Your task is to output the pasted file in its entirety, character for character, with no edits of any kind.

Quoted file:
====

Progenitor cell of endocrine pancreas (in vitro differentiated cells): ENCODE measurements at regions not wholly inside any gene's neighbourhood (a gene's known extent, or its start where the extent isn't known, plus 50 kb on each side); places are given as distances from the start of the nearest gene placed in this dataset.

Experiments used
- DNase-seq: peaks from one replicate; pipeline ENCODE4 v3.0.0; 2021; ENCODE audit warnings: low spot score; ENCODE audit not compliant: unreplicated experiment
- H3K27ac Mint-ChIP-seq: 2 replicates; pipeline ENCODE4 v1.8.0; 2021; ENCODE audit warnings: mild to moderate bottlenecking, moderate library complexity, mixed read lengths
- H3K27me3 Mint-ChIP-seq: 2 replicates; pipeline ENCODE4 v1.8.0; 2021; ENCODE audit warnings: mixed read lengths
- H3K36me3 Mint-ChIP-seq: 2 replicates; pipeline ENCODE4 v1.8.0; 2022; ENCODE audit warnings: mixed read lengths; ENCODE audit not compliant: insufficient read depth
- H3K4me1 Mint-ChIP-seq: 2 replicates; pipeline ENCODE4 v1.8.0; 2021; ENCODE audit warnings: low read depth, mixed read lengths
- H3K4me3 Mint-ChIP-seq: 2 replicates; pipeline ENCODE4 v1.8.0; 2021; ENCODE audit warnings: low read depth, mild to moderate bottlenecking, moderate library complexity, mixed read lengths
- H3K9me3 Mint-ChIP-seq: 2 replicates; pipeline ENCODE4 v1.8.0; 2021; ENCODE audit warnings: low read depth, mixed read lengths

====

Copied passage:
Progenitor cell of endocrine pancreas (in vitro differentiated cells): ENCODE measurements at regions not wholly inside any gene's neighbourhood (a gene's known extent, or its start where the extent isn't known, plus 50 kb on each side); places are given as distances from the start of the nearest gene placed in this dataset.

Experiments used
- DNase-seq: peaks from one replicate; pipeline ENCODE4 v3.0.0; 2021; ENCODE audit warnings: low spot score; ENCODE audit not compliant: unreplicated experiment
- H3K27ac Mint-ChIP-seq: 2 replicates; pipeline ENCODE4 v1.8.0; 2021; ENCODE audit warnings: mild to moderate bottlenecking, moderate library complexity, mixed read lengths
- H3K27me3 Mint-ChIP-seq: 2 replicates; pipeline ENCODE4 v1.8.0; 2021; ENCODE audit warnings: mixed read lengths
- H3K36me3 Mint-ChIP-seq: 2 replicates; pipeline ENCODE4 v1.8.0; 2022; ENCODE audit warnings: mixed read lengths; ENCODE audit not compliant: insufficient read depth
- H3K4me1 Mint-ChIP-seq: 2 replicates; pipeline ENCODE4 v1.8.0; 2021; ENCODE audit warnings: low read depth, mixed read lengths
- H3K4me3 Mint-ChIP-seq: 2 replicates; pipeline ENCODE4 v1.8.0; 2021; ENCODE audit warnings: low read depth, mild to moderate bottlenecking, moderate library complexity, mixed read lengths
- H3K9me3 Mint-ChIP-seq: 2 replicates; pipeline ENCODE4 v1.8.0; 2021; ENCODE audit warnings: low read depth, mixed read lengths